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ARTS & ENTERTAINMENT

Five Stunning Claude Monet Paintings You Can See When You Visit the NGA's Latest Exhibition

'Monet: Impression' features the legendary artist's most famous painting.
By Hudson Brown
June 11, 2019
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Five Stunning Claude Monet Paintings You Can See When You Visit the NGA's Latest Exhibition

'Monet: Impression' features the legendary artist's most famous painting.
By Hudson Brown
June 11, 2019
  shares

When it comes to history's legendary painters, Claude Monet's name stands out above most. Now, for the first time ever, Australian audiences are invited to experience the painting that the entire Impressionist movement was named after as the National Gallery of Australia exhibits Monet's world-famous masterpiece, Impression, sunrise.

As well as a striking collection of other Monet paintings, the exhibition features works by an array of artists who inspired or followed Monet into leaving behind the studio and painting 'en plein air'. From JMW Turner to James McNeill Whistler and Eugène Boudin, other contemporaries of Monet featured at the NGA include Alfred Sisley and Berthe Morisot, one of the few female painters among the Parisian Impressionists.

With their visible brush strokes and incredible depictions of light and its subtle changes, many of these works have been gathered from the Musée Marmottan Monet in Paris, which almost never loans its collection.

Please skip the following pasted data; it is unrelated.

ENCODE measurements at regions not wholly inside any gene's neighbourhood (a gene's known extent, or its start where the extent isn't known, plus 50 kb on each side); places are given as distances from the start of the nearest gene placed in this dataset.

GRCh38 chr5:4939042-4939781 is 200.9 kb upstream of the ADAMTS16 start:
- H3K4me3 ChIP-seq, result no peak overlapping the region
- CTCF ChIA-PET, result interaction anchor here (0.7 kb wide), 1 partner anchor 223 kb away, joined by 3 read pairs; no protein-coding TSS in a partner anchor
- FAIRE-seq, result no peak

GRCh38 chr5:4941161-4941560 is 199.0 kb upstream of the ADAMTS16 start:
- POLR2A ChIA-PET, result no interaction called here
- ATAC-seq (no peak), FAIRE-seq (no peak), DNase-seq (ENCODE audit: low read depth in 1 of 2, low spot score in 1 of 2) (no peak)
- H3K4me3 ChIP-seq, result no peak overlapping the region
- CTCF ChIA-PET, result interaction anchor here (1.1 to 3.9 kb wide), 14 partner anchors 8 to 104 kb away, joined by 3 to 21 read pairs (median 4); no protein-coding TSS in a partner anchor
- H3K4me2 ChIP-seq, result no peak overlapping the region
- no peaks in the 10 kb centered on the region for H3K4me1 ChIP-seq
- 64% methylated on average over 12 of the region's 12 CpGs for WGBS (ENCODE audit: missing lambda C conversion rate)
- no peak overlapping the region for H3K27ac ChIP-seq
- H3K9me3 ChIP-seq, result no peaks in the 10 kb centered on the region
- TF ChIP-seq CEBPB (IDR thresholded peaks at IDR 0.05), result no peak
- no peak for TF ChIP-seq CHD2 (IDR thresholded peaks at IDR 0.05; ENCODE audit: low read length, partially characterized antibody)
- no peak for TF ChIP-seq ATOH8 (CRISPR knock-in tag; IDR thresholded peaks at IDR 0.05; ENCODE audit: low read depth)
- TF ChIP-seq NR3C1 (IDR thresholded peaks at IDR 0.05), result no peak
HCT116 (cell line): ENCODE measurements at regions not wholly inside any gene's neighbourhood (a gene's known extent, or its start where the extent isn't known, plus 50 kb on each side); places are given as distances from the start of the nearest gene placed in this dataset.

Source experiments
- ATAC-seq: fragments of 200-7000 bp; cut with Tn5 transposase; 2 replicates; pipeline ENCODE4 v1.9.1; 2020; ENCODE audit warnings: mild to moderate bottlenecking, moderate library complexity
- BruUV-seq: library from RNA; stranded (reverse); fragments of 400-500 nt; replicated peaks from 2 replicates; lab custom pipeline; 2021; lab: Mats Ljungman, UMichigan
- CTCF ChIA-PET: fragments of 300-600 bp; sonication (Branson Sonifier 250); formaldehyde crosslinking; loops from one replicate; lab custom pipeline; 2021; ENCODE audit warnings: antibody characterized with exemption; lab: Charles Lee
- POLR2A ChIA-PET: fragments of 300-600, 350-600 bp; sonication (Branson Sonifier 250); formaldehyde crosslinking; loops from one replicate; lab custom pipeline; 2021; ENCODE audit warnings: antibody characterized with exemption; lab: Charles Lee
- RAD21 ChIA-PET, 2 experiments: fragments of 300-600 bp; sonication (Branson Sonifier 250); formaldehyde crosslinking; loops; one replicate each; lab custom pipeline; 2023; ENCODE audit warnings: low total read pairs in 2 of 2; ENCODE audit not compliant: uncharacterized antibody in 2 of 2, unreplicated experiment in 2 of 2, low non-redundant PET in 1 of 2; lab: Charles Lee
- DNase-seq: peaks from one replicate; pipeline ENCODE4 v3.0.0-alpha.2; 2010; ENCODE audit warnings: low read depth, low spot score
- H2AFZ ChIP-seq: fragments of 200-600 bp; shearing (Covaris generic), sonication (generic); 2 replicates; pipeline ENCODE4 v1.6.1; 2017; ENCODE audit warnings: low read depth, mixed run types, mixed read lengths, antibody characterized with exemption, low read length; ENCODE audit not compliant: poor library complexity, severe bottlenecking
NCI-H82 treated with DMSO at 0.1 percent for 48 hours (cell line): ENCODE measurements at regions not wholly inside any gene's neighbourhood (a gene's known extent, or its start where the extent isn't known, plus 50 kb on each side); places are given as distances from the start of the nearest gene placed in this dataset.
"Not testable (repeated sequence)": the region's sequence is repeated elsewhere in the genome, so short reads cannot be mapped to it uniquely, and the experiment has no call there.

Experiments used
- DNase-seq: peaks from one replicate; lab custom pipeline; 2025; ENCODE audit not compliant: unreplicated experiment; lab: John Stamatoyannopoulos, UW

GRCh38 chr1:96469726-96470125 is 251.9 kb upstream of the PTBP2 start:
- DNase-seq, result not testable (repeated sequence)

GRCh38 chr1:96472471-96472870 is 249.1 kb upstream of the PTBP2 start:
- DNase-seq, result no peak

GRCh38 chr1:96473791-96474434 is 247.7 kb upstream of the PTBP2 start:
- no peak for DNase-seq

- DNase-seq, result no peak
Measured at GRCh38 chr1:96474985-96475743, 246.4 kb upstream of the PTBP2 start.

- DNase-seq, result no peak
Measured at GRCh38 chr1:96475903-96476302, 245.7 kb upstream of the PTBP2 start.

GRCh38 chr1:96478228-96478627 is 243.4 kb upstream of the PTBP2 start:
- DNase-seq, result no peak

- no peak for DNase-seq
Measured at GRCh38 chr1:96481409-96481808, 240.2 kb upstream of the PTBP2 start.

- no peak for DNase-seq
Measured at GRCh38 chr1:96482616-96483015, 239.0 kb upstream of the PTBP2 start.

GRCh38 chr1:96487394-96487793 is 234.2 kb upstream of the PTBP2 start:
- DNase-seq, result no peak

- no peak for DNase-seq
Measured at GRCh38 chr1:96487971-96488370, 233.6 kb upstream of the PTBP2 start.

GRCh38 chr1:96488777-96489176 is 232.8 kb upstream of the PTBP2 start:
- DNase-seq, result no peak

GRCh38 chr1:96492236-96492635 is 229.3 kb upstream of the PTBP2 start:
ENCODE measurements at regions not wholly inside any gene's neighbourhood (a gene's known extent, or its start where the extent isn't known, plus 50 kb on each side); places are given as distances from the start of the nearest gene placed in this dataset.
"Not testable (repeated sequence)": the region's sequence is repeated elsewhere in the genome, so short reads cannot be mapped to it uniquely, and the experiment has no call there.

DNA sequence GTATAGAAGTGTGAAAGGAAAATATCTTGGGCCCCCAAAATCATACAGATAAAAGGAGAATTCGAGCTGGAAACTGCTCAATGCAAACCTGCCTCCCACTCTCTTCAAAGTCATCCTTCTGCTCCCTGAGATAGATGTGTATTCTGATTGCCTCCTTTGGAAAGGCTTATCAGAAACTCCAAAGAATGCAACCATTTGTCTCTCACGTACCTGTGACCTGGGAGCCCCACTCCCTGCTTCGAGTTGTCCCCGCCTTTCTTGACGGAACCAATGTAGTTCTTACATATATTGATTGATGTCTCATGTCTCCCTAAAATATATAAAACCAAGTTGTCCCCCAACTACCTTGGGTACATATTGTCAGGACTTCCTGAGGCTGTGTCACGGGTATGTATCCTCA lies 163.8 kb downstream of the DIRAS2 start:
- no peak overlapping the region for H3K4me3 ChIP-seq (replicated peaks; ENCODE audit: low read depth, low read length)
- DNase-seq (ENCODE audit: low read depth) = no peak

Running until Sunday September 1, Monet: Impression Sunrise is undoubtedly worth taking a wintertime road trip to Canberra for, so grab your pals and hit the road.

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Claude Monet, Impression, sunrise (1872), courtesy of the Musée Marmottan Monet, Paris and Christian Baraja SLB.

IMPRESSION, SUNRISE

The masterpiece after which the Impressionist art movement was named, Impression, sunrise was finished in 1872 and showcases the early techniques of Monet who was in the midst of his creative development. Painted while he was looking out across the harbour in Le Havre from his hotel window, the piece is not particularly symbolic of Monet's later work, but still features some instantly recognisable attributes, such as how the water, sky and reflections all melt together. When it was displayed at an exhibition in Paris in 1874, art critic Louis Leroy famously borrowed the term "Impressionist" from the work's title for his review. And while it wasn't meant to be a compliment, the name stuck.

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Waterlilies (1914–17), courtesy of the NGA.

WATERLILIES

During the last 30 years of Monet's life, the 'Water Lilies' series became his obsession. Monumental in its scope, the series includes 250 works that capture Monet's beloved garden at his home in Giverny, France. The later years of Monet's life were perhaps his most prolific, but there could have been even more in the 'Water Lilies' series — in 1908 as he prepared for a new exhibition in Paris, Monet decided that 15 of the paintings failed to meet his expectations and chopped them in half. However, the many works that we still do have elegantly present the light and shadow that bounced across Monet's garden.